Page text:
I remember that we only sold Coke and Tobler chocolates which you could not take into the theatre. That ruling relaxed when we began having some soft ticket shows and at one point we even added popcorn. Some of the chocolates were returned by patrons because they were so old that the dark chocolate had turned white.
It was a beautiful theatre and not a bad seat in the house.
My favorite seats were Row F Seats 17 & 18, just far enough away so that the screen, which was constructed from perforated strips that occasionally needed to be adjusted due to the airflow through the screen, ‘surrounded’ you. What a great experience!

NeonSky on December 5, 2009 at 2:18 pm

The Continental was hands down my favorite theater in OKC growing up. Here’s a memory — was anyone else there?? In 1980, my brother and I went to the Continental for the premiere of CAN’T STOP THE MUSIC, one of the worst movies ever made, but over the passage of time has taken on the patina of camp classic. For the local premiere, the film’s co-writer and producer, Allan Carr (producer of several disco movies of the era) flew in on a helicopter which landed in the parking lot. He got out wearing a big white cowboy hat and a white rodeo suit — his homage to us “Okies” I suppose — but for us it was rather embarrassing. There were only about 20 of us gathered in the parking lot on that hot summer evening for the big splashy “premiere” so the whole event took on a sad, anti-climactic air, especially since the Continental had gone to such great lengths to promote it, searchlights and all. I still miss the Continental. I also saw Gone with the Wind there in revival, Moonraker and The Pink Panthere there. Cheers all!

Gridleak on March 20, 2010 at 8:36 pm

Speaking of belated comments, I can only hope that Harold above ever sees this. If you do, I want you to know that if your father was “Harold”… he was one of the nicest, kindest, gentleman I ever knew.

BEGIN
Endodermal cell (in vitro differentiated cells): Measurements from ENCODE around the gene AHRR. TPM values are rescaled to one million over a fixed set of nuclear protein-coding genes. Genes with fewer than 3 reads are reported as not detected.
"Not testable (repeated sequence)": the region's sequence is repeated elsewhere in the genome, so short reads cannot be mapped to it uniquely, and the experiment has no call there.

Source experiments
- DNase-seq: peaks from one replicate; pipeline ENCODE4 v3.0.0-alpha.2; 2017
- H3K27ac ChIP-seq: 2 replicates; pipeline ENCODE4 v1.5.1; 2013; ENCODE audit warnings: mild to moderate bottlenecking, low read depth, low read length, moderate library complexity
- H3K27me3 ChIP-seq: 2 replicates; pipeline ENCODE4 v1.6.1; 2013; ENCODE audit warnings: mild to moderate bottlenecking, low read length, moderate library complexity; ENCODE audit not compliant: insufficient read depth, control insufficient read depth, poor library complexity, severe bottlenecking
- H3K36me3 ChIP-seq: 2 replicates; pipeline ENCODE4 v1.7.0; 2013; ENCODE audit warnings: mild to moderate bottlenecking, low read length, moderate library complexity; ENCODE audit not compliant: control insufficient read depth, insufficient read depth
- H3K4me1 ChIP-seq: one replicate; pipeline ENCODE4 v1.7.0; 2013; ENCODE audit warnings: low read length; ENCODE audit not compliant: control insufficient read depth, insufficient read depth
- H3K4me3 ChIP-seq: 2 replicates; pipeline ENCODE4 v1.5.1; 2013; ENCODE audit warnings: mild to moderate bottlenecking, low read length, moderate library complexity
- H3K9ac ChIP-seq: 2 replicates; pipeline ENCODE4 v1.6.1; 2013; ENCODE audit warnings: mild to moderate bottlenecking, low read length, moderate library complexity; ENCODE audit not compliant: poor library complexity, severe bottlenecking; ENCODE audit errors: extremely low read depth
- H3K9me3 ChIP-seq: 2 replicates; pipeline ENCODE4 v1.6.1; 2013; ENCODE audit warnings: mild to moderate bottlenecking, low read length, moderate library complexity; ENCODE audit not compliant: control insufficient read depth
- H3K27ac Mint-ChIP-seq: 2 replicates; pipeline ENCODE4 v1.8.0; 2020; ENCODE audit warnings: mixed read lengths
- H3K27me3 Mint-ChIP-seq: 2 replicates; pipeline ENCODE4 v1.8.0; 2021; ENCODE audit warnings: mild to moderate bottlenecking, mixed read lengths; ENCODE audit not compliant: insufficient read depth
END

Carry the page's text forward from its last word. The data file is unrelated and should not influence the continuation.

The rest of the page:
I grew up living next door to Robert Lewis Barton. I worked in almost every theater the Bartons owned with the exception of the Continental. I was actually at the employee’s premier showing of The Greatest Story Ever Told which was held the morning of the day of the Grand Opening that evening.

I am going to cut this here, for now, just to be sure things are working as I am a new contributor. If this works, heh haha, then I have a truckload of information to add regarding Barton Theaters.

seymourcox on July 17, 2010 at 2:21 pm

This fine web site offers color shots of the former Continental Theatre.

hcombs on March 22, 2011 at 10:25 pm

@ Gridleak, this is Harold Barton Combs and I’d like to get in touch with you regarding your memories of Barton Theaters and my family. My email address is

rivest266 on August 21, 2018 at 3:00 pm

This opened on October 21st, 1965. Grand opening ad in the photo section.

dallasmovietheaters on November 12, 2021 at 5:11 pm

Mid-America Theatres Circuit closed the Continental after showing “2001: A Space Odyssey” on September 30, 1982 ending its continuous theatrical life. It had a brief run as a church and did have its final film screening in 1983. A classified ad shortly thereafter offered all of the seats for sale.